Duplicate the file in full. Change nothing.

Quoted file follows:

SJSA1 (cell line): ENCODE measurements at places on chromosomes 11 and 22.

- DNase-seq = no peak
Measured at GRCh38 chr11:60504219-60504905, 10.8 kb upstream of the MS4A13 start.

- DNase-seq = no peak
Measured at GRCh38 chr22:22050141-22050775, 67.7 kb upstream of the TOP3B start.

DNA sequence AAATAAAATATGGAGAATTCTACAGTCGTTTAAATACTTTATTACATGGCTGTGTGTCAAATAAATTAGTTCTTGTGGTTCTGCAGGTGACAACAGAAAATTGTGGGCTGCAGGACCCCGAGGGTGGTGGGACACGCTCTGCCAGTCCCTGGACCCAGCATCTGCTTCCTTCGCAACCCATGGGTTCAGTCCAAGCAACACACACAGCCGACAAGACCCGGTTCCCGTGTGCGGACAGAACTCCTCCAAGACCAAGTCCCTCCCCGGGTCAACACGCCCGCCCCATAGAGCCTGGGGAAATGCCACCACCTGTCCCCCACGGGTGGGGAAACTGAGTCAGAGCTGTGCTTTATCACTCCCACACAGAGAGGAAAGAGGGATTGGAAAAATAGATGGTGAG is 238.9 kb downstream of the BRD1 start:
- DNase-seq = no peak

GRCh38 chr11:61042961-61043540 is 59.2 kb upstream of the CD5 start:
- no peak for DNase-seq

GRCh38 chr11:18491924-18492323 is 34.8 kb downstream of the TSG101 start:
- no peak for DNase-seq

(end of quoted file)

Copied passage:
SJSA1 (cell line): ENCODE measurements at places on chromosomes 11 and 22.

- DNase-seq = no peak
Measured at GRCh38 chr11:60504219-60504905, 10.8 kb upstream of the MS4A13 start.

- DNase-seq = no peak
Measured at GRCh38 chr22:22050141-22050775, 67.7 kb upstream of the TOP3B start.

DNA sequence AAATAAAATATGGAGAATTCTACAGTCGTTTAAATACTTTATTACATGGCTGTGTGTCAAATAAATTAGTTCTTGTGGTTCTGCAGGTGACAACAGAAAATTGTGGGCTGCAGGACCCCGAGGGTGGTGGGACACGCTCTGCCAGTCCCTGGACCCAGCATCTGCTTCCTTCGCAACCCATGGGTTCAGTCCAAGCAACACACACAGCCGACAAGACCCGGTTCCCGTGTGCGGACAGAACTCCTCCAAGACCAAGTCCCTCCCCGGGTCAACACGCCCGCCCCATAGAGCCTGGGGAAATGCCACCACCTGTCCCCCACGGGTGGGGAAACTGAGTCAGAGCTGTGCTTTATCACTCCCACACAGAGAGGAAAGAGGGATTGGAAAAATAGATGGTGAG is 238.9 kb downstream of the BRD1 start:
- DNase-seq = no peak

GRCh38 chr11:61042961-61043540 is 59.2 kb upstream of the CD5 start:
- no peak for DNase-seq

GRCh38 chr11:18491924-18492323 is 34.8 kb downstream of the TSG101 start:
- no peak for DNase-seq